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Solid play from Miller, Anderson could make U.S. Olympic team a contender

The Hockey News

The Hockey News

As tough as it's been for Ron Wilson to watch his Toronto Maple Leafs play on some nights this season, he's been given reason to smile when watching other NHL teams on television.

Wilson's second job is to coach the 2010 U.S. Olympic team and American goaltenders Ryan Miller and Craig Anderson have arguably been the NHL's best so far.

Even though the veteran coach is quick to note that plenty of time remains before the U.S. unveils its team on Jan. 1, he's clearly excited about the options available to him for the Vancouver Games.

"Craig Anderson has suddenly put himself in a very good spot by playing as well as he has up to this point," Wilson said this week. "But we still have another two months essentially to make our minds up. Clearly, the front-runner right now to be the (No. 1) goalie is Ryan Miller. We thought he would play well, but he's been phenomenal."

Miller is at or near the top of every major goaltending category after an amazing start to the season: he's got a 9-1-1 record, .941 save percentage, 1.69 goals-against average and two shutouts.

The 29-year-old was left at home for the Turin Olympics, but might end up being the most important player USA Hockey brings to Vancouver.

Coming out of the summer orientation camp in suburban Chicago, the battle for the No. 1 job was thought to be between Miller and Vezina Trophy winner Tim Thomas. The third goalie at camp was Jonathan Quick, a 23-year-old having another good season for the Los Angeles Kings.

Anderson was nowhere to be found even though he could have easily driven there from his off-season home in Illinois. He's been something of a journeyman - spending five seasons in the Chicago Blackhawks system and another three with the Florida Panthers before landing with the Avalanche in July.

He's now getting his first real opportunity to be a No. 1 goaltender in the NHL and has taken full advantage, getting named the league's top player for October. The 28-year-old always thought he had what it took to succeed at this level.

"You've got to be an optimist, you can't look at all the negatives," Anderson said recently. "As you second-guess and doubt yourself, that's when things start to go sour. It's all about confidence and believing in yourself and believing in the guys around you."

People around the league are starting to believe in him, too. Not only are U.S. Olympic officials talking about his fine play, Vancouver Canucks coach Alain Vigneault recently labelled Anderson the best player in the NHL at the moment.

That's high praise.

Of course, the challenge for Anderson moving forward will be to try and keep his good roll going. He started Colorado's first 15 games - getting his first rest Wednesday when Peter Budaj was between the pipes - and is 10-3-2 with a .936 save percentage, 2.11 GAA and two shutouts.

Suddenly, he's receiving some attention, but he's also trying to earn an Olympic spot at the position the U.S. might have the most depth. Miller is a lock, Thomas is bound to turn things around and Quick is pushing hard for a spot.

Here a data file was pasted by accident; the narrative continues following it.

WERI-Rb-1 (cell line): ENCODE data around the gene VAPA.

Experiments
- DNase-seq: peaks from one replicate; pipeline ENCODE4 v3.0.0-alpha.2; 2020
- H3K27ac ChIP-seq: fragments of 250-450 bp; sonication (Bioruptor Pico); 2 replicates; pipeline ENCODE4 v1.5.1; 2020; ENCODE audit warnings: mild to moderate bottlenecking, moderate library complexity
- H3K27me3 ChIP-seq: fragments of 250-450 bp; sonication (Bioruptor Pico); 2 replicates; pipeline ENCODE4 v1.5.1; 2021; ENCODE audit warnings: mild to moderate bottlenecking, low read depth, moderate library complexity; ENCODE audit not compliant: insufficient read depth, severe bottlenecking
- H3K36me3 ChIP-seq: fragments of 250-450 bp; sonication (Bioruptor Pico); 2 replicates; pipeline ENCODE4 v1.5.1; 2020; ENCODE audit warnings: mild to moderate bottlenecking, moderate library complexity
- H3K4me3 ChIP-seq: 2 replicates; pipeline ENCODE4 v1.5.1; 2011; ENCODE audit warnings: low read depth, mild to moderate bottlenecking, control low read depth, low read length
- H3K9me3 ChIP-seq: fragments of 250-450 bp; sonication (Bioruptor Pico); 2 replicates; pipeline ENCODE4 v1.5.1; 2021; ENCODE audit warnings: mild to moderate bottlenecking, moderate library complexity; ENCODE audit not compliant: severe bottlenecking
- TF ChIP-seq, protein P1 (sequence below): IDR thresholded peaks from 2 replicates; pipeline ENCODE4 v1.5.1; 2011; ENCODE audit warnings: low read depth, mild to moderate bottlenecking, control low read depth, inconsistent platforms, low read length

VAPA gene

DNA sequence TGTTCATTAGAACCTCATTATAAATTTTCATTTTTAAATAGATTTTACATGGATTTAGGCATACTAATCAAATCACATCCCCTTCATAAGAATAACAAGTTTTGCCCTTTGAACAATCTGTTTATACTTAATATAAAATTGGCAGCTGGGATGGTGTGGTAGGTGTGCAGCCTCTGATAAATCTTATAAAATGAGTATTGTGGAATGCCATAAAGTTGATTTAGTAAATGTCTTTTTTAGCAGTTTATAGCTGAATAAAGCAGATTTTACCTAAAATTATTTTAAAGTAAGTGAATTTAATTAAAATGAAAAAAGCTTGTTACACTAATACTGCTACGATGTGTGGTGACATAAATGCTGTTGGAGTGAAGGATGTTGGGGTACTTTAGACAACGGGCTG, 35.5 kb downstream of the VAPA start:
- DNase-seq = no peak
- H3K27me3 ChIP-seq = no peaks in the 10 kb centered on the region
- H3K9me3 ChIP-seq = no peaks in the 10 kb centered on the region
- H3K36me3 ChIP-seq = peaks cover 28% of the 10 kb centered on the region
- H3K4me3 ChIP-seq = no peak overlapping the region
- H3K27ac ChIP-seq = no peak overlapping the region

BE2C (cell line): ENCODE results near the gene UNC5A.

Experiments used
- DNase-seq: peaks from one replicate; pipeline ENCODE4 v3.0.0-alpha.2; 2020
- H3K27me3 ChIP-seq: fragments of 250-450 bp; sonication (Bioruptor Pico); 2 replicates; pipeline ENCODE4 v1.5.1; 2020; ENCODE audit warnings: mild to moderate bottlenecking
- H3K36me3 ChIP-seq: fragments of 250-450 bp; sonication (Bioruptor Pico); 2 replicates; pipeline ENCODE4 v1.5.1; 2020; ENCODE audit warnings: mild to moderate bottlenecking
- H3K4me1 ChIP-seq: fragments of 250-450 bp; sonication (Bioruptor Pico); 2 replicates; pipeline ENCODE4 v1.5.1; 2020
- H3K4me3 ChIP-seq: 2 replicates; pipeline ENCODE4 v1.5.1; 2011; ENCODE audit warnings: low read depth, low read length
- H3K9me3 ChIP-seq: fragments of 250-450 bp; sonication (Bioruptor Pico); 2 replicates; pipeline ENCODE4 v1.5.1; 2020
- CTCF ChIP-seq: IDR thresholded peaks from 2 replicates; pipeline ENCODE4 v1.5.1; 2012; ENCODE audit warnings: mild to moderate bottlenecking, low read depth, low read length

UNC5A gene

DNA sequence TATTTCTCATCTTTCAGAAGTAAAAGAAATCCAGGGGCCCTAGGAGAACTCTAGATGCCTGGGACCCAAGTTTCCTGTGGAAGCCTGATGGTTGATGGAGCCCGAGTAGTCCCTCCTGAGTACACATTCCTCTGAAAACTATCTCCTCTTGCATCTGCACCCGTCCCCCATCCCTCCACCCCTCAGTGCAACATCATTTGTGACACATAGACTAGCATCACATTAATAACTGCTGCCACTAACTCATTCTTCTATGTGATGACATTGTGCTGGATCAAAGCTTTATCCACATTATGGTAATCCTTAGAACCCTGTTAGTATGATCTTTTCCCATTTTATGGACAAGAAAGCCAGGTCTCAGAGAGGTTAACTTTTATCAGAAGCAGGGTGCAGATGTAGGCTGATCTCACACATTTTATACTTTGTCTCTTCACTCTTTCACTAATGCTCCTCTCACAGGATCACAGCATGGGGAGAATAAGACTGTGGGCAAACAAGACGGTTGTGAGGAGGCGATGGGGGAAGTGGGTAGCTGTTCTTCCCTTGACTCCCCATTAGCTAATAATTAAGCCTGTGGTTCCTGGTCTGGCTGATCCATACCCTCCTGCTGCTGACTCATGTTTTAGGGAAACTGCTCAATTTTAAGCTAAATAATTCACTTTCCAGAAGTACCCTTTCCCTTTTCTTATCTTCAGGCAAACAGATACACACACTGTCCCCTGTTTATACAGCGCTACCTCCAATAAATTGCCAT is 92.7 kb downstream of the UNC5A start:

After waiting seven years just to get an opportunity as a No. 1 goaltender in the NHL, Anderson is not the type of guy who is likely to take anything for granted.

"You've got to be one of the best," said Anderson. "When you're given an opportunity due to an injury or an opportunity like this where you get signed (by Colorado as a free agent), you've got to make the most of it.

"Sometimes you take things for granted and you're just happy to be part of the league, but you have to be kind of a go-getter. You've got to believe that you can take over the No. 1 and beat out a guy who's been in the league for 10 years."

With an attitude like that, more opportunities surely await.



A trio of San Jose Sharks with Canadian passports are piling up the points: Patrick Marleau (11-11-22), Joe Thornton (4-16-20) and Dany Heatley (10-8-18) ... Ryan Smyth remains hot and is on pace for the best offensive totals of his 14-year career. Captain Canada desperately wants a third Olympic experience ... The ultra-durable Eric Staal is currently listed as week-to-week with an upper-body injury. The Team Canada bubble boy missed just one game in his first five NHL seasons ... Nashville defenceman Shea Weber is day-to-day with a foot injury while Chicago Blackhawks captain Jonathan Toews remains sidelined with a concussion.



There's no change at the top of this week's rankings. Here's how we see the league at the moment:

1. Pittsburgh. Sidney Crosby, pugilist.

2. San Jose. Six straight wins for last year's Presidents Trophy winners.

3. Buffalo. Still flying under the radar.

4. Colorado. Just 11,000 fans at the Pepsi Center on Wednesday night. Really?

5. Washington. No one is saying much about the extent of Ovechkin's injury.


26. St. Louis. Only a win or two from climbing up the standings.

27. Anaheim. Too many penalties, not enough offence from Ryan Getzlaf.

28. Minnesota. They're 1-8-0 away from home.

29. Toronto. Phil Kessel!

30. Carolina. Eastern Conference finalists in the spring, winless in 10 games now.



"The players didn't ask to be vaccinated, they were following instruction. Our players have zero culpability." - Calgary Flames CEO Ken King after it was revealed the team jumped the queue to receive H1N1 flu shots.


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